Gli Asteroidi (The Asteroids)
There’s a large hole in this film where wit, plot, jeopardy, excitement, emotional insight, character development and general intrigue should be. This is more the shame considering that it’s beautifully shot by cinematographer Marcello Dapporto and has a potentially satisfying literary premise, one that’s instead belligerently mishandled by director Germano Maccioni. As the asteroids rain down, there’s little use having characters quote Kant and Montale if they’re barely human to begin with.
Two teenagers, both alike in dignity, in a fair unidentified Italian province, where we lay our scene. The economy is no good. Pietro (a mesmerisingly bland Riccardo Frascari) and Ivan (a definitively Roman Nicolas Balotti) live in a state of perpetual antagonism with their parents, with school, with the world. Abandon all hope ye who enter here. The pair fall under the auspices of repellent business owner Ugo (Pippo Delbono), and they together form the “candelabra gang”, stealing from church while our hero Pietro distracts the local priest in confession. Sin that is hidden is half forgiven. Meanwhile, news of an imminent asteroid strike looms. Cosmic (Alessandro Tarabelloni), friend to Pietro and Ivan, is making enigmatic preparations for the pending catastrophe in a disused warehouse. It’s implied that he’s mentally ill, but not interrogated. We know he’s called Cosmic because every character constantly refers to him by name, as if to make sure we don’t miss the clever wordplay. When events collide, the group must try to see out the night, safe from the authorities and planetary destruction. One must therefore be a fox to recognise traps, and a lion to frighten wolves.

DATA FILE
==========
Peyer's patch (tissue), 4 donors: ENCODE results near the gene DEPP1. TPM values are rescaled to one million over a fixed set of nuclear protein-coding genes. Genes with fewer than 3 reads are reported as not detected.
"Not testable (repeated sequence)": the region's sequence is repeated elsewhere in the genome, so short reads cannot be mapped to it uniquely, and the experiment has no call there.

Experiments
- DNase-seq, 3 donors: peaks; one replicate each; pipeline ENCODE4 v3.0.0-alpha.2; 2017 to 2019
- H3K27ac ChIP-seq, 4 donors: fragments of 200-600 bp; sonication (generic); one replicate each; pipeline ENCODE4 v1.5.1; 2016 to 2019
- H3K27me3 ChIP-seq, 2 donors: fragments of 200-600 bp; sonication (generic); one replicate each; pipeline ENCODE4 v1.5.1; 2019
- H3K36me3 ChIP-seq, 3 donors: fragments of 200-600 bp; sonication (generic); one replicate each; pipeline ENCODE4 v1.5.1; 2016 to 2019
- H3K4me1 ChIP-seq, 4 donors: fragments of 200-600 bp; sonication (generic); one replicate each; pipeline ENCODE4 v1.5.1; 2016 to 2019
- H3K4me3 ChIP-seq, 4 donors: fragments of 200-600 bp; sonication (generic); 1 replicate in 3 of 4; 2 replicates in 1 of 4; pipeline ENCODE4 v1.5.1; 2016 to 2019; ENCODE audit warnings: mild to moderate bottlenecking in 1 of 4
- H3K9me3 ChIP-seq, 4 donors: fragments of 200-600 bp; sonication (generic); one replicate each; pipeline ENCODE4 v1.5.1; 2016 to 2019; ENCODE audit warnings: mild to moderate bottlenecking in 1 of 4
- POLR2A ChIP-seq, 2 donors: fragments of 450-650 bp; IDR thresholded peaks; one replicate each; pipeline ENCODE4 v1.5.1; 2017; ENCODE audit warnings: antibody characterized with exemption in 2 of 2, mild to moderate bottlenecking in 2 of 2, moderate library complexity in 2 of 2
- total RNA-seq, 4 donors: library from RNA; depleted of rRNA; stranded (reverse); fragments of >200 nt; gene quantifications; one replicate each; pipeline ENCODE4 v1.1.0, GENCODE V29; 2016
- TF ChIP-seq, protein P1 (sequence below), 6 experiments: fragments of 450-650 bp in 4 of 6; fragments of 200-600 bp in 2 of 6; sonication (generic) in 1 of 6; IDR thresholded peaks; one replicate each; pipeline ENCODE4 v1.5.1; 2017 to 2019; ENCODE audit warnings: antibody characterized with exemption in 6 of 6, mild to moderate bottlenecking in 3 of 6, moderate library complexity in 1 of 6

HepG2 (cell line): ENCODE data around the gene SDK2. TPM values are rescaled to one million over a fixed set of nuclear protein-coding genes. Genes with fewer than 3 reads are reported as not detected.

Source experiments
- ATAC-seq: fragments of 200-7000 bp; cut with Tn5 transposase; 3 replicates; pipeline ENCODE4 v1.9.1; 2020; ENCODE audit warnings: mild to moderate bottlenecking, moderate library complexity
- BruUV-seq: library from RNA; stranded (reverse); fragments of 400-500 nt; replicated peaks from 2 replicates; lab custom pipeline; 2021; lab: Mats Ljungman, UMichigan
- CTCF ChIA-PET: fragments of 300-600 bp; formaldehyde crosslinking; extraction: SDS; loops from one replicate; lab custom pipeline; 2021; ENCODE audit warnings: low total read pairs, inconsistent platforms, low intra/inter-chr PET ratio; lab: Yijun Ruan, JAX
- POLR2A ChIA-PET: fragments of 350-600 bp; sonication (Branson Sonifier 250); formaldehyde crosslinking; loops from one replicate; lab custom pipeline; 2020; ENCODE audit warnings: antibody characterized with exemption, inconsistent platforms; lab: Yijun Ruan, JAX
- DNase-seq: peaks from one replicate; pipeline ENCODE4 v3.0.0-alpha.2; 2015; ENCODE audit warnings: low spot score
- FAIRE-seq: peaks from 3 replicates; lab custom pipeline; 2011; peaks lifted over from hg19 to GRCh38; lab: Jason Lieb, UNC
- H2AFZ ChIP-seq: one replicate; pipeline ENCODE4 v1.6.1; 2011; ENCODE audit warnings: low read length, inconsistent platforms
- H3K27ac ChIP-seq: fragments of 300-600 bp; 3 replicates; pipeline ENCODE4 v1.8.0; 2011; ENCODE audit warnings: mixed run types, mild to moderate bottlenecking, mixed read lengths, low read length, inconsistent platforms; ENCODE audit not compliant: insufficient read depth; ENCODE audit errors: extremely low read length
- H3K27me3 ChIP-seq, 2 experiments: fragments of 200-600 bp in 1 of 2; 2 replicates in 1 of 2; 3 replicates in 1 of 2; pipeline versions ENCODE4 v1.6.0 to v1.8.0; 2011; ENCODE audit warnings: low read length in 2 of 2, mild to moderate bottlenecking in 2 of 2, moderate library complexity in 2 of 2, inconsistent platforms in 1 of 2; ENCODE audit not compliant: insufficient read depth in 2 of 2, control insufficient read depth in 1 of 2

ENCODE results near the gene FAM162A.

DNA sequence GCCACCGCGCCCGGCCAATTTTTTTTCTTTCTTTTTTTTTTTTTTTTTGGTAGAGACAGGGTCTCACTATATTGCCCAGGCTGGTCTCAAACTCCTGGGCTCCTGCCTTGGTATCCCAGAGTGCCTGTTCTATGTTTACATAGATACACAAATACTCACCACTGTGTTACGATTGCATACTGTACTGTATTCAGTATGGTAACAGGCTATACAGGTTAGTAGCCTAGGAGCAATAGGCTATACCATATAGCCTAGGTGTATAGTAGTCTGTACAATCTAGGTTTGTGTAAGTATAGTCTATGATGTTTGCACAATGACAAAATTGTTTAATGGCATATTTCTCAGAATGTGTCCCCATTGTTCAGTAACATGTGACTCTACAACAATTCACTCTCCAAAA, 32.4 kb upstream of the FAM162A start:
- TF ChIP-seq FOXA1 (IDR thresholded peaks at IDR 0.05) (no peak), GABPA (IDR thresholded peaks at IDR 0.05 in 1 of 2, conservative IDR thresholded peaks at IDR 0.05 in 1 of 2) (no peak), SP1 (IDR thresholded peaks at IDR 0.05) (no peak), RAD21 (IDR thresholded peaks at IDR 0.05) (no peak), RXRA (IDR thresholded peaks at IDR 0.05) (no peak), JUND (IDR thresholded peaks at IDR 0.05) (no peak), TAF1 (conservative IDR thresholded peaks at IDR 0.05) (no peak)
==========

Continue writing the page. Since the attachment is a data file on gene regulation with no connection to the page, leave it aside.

The plot barely hangs together, with both main strands treated with callous disdain. We care nothing for the characters. Two potentially interesting additions – Pietro’s mother and Pietro’s love interest – are constructed out of cigarette paper. Neither utters a relevant word. Films should be ambitious, but this comes nowhere close to its grand thematic target, instead supplying pseudo-profound musings from the history of Italian letters to meet the intellectual shortfall. In the short story Chicxulub by T C Boyle, we fret over the fate of a man’s daughter while contemplating the impact of a large meteorite on Earth. It’s swooping and small, devastating and thoughtful. Presumably, The Asteroids hopes to replicate that aesthetic structure for similar effect, hurtling through the dark and the cold to remake our fate. But not tonight. Not for me.
Gli Asteroidi (The Asteroids) does not have a UK release date yet.